Managing Emergent Behavior in Distributed Control Systems
INDUSTRIAL TECHNOLOGY INST ANN ARBOR MI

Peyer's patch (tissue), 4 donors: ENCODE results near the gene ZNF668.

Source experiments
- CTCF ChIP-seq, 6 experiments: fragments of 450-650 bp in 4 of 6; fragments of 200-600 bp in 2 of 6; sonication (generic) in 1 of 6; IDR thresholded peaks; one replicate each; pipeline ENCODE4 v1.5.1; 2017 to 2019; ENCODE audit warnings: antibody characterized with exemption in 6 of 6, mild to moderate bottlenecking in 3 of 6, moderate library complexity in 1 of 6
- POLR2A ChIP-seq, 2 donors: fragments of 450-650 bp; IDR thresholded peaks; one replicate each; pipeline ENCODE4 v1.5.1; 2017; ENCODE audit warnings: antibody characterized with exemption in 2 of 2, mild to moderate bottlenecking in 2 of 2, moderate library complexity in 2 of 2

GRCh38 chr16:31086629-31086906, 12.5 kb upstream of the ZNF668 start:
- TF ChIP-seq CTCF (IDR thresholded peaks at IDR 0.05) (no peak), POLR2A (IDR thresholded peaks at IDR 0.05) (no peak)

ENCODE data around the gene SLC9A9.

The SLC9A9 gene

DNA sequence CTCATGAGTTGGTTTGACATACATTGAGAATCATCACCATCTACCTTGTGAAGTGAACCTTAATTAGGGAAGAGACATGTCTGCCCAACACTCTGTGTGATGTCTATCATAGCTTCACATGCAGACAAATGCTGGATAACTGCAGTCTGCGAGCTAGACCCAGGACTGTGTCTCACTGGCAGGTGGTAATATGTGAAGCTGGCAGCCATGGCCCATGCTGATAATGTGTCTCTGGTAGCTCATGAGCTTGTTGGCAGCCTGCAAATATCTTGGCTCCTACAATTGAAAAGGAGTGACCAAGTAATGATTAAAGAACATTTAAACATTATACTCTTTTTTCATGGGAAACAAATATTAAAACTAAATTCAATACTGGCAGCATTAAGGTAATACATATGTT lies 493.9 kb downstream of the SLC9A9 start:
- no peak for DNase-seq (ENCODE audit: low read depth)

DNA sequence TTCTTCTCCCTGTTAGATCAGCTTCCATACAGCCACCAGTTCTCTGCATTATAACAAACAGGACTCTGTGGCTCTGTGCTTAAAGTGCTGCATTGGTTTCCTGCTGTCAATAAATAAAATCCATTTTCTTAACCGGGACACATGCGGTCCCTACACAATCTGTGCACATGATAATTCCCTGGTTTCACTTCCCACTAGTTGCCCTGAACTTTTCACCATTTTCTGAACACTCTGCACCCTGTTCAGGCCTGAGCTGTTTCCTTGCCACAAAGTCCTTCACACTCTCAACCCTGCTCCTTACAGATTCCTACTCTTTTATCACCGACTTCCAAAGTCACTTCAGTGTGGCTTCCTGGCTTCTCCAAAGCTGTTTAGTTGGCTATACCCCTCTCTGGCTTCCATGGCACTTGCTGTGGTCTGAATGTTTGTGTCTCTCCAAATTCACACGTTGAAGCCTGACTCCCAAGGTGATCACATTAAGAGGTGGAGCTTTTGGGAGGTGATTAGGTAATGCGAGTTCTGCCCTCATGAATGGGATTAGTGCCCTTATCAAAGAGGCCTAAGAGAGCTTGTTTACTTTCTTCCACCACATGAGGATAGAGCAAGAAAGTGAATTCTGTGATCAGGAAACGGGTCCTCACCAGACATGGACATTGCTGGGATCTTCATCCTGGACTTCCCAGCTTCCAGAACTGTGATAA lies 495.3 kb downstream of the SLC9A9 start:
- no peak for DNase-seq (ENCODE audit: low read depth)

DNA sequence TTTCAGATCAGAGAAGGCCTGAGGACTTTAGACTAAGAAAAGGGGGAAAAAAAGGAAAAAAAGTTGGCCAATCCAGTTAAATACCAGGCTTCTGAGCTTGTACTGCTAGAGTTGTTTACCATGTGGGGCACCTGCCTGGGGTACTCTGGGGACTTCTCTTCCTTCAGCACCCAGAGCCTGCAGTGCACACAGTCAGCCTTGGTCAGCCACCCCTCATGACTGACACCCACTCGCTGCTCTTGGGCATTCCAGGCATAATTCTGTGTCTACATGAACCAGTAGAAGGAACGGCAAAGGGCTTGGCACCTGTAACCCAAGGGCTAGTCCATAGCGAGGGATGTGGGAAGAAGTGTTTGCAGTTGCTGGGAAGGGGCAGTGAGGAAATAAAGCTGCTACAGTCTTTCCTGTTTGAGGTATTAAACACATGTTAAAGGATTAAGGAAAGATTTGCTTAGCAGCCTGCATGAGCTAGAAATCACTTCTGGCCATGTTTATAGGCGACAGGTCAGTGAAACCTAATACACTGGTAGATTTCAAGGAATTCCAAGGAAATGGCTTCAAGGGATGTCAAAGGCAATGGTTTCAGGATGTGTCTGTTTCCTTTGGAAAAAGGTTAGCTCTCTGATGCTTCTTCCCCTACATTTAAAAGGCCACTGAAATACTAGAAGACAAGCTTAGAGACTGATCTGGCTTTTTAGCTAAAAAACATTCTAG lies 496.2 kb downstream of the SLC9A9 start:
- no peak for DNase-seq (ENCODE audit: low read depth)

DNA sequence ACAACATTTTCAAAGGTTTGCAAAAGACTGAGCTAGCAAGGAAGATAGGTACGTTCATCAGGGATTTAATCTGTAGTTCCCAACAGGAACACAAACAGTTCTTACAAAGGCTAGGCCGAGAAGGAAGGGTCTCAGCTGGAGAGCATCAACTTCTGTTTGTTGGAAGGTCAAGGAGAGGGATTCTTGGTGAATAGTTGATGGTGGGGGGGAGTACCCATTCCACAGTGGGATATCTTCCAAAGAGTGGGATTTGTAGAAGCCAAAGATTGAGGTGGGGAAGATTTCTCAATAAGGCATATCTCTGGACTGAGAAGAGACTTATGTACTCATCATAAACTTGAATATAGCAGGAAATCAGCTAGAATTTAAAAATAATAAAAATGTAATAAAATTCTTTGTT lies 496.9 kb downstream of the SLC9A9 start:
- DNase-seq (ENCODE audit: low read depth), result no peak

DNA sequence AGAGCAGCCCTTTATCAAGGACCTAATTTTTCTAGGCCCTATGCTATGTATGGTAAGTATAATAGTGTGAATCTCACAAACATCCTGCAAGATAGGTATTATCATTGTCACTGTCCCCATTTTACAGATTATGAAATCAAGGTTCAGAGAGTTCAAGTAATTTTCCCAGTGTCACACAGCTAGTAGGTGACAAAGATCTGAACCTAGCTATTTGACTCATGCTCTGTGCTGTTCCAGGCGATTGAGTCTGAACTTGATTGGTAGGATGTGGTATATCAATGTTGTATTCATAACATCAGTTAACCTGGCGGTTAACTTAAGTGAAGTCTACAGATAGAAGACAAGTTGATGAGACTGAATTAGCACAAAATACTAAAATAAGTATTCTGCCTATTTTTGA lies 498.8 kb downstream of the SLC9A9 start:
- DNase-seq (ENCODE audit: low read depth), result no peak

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Distributed control architectures are becoming increasingly popular because their modularity makes them easy to install, configure, and modify. These benefits do not come for free. A population of asynchronously executing processes without central top-down control can exhibit unexpected or emergent behavior at the system level. To the plant engineer, this behavior may look lIke noise or error conditions, but it is generated by deterministic interactions among control elements, not random events or unit malfunctions, and it must be managed accordingly. Drawing on experiences in the Auto Body Consortiums Intelligent Resistance Welding project, we illustrate the potential for this kind of behavior among welding robots in an automotive body shop and in other applications, show how recent research in nonlinear systems theory and agent-based control can be used to detect and manage such interactions, and identify some requirements that these agent techniques place on emerging standards for data and control models.